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Tennis Elbow (Lateral Epicondylitis)


Although the name may fool you, the majority of people who get tennis elbow actually don’t play tennis. Less than 5% of all people who get tennis elbow actually play tennis. The condition can actually happen to anyone. Repetitive use of your hand or wrist in ways that would cause strain, such as operating machinery or using a computer for a long time or improper technique when weight lifting are a few of the causes that can lead to tennis elbow. More often, it occurs in men, and most commonly impacts people from the ages of 30 to 50. It is a painful condition in which tendon damage causes soreness or pain around the outside of the elbow. If you think you’re experiencing tennis elbow, please setup a free consultation with one of our physical therapists in the Westchester/Bronx area.

Symptoms of Tennis Elbow:

Symptoms of tennis elbow can occur suddenly, but more often than not occur from strain that develops over the course of several weeks or months. The main symptom that people with tennis elbow experience is tenderness and pain that starts around the lateral epicondyle portion of the elbow. The pain may spread down the forearm, and in rare cases it may even extend to the back of your middle and ring fingers.

Overall, the symptoms of tennis elbow include:

  • General elbow pain or discomfort
  • Pain or a burning sensation on the outer side of the elbow
  • Pain that gets worse when you bend your wrist backwards or turn your palm upwards
  • Pain when holding onto something with a stiff wrist or straightened elbow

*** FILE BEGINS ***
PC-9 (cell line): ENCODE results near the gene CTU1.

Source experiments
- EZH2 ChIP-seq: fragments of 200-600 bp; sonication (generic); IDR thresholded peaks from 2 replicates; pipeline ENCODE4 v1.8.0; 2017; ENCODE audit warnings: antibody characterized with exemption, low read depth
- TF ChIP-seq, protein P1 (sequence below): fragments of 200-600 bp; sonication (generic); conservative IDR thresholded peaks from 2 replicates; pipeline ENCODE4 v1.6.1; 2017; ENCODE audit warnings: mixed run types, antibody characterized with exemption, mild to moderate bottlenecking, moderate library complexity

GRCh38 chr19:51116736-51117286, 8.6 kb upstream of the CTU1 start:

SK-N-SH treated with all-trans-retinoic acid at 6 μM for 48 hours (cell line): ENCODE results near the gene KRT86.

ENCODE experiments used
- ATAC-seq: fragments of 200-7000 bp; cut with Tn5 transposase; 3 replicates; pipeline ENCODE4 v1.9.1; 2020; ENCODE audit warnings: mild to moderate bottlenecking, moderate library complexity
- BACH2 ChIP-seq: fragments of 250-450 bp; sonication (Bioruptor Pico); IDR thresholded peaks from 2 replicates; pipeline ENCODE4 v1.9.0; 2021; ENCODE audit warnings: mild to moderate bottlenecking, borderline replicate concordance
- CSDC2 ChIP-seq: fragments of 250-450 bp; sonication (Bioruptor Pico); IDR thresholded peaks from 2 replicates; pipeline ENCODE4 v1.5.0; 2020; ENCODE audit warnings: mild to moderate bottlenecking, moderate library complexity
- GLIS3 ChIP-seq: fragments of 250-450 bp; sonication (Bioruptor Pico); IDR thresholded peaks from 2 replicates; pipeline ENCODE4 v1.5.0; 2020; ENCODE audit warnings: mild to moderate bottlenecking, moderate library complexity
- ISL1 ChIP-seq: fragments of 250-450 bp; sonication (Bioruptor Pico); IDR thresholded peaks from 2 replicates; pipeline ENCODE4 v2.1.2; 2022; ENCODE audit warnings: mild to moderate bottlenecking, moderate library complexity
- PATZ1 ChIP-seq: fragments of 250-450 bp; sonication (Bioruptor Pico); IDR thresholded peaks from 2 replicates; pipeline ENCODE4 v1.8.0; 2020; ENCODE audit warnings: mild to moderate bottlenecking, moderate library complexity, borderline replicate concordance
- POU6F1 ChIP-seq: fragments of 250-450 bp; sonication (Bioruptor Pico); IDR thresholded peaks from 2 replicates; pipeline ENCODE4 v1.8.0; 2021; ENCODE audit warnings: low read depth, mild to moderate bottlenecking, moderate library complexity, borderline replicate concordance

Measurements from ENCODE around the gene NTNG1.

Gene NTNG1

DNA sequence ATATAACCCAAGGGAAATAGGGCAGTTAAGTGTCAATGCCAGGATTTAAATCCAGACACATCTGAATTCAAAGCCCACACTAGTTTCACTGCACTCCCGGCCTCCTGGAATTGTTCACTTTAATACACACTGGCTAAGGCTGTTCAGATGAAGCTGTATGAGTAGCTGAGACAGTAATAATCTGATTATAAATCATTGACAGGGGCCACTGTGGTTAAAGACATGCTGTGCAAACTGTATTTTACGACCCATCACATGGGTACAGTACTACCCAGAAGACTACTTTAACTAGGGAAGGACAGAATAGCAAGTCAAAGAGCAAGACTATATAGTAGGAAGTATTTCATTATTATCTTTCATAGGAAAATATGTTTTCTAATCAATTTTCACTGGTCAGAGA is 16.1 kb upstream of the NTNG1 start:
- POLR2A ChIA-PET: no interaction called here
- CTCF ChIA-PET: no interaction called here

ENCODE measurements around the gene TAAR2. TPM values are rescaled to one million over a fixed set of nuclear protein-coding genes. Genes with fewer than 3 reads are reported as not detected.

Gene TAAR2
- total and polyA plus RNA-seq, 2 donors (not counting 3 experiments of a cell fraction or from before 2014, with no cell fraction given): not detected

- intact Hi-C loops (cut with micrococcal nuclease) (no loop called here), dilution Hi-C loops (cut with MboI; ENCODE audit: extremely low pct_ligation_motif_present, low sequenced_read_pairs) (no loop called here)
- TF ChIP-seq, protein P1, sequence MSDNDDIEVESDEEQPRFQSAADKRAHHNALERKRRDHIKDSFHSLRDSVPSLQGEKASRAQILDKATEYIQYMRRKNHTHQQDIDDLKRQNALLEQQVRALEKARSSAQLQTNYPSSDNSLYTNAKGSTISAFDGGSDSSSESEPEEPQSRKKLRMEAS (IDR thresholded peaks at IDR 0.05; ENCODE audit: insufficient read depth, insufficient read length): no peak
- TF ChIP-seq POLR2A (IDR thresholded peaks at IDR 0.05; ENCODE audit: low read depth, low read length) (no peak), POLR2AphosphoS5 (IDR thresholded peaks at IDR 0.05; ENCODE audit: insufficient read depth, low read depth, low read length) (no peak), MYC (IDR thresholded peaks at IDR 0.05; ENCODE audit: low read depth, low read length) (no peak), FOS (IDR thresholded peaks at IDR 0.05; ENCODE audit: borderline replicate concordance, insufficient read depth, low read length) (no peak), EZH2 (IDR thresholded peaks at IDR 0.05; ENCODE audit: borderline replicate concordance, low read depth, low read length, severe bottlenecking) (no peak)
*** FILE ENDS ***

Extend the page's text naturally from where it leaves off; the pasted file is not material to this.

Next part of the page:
• Weakness that occurs as the inflammation gets worse
  • Feeling of tightness or loss of motion due to discomfort
  • Swelling of the tendon

Until meeting with a physical therapist and through the physical therapy process, you should refrain from performing any movements that cause tenderness to your arm, wrist or elbow.

Tennis Elbow Diagnosis

How does a physical therapist know for sure if you have tennis elbow? Our physical therapists perform careful manual examinations of your muscles and joints around your elbow to diagnose the problem and even help detect conditions such as muscle weakness that may have led to these problems. As an example, our physical therapists will typically ask you to perform movements that help them pinpoint the root cause of your problem. It’s only in rare circumstances where an x-ray is needed to diagnose the issue.

How a Physical Therapist Can Help?

Once our physical therapists have established the root cause of your discomfort, our physical therapists will develop a customized plan that will assist you in recovery. Each trained professional uses physical therapy methods and techniques to produce successful changes. Common interventions in the treatment of Tennis Elbow:

  • Therapeutic Exercises – these include stretching and strengthening exercises aimed at helping you to regain range of motion and strengthen your muscles and elbow.
  • Manual Therapy – this involves soft tissue massage, manual stretching, joint mobilization and other methods to reduce pain, regain mobility and range of motion.
  • Modalities – these include electrical stimulation, ice, cold laser and others techniques to decrease pain and inflammation at the elbow and tendon.
  • Home programs – our physical therapists will outline strengthening, stretching and stabilization exercises to help you perform daily tasks and aid your recovery.

Schedule a Visit with a Physical Therapist

Looking to get seen by a physical therapist to help treat your tennis elbow? We accept almost all insurances, so schedule a time to be seen at one of our 5 offices in the Bronx and Westchester.

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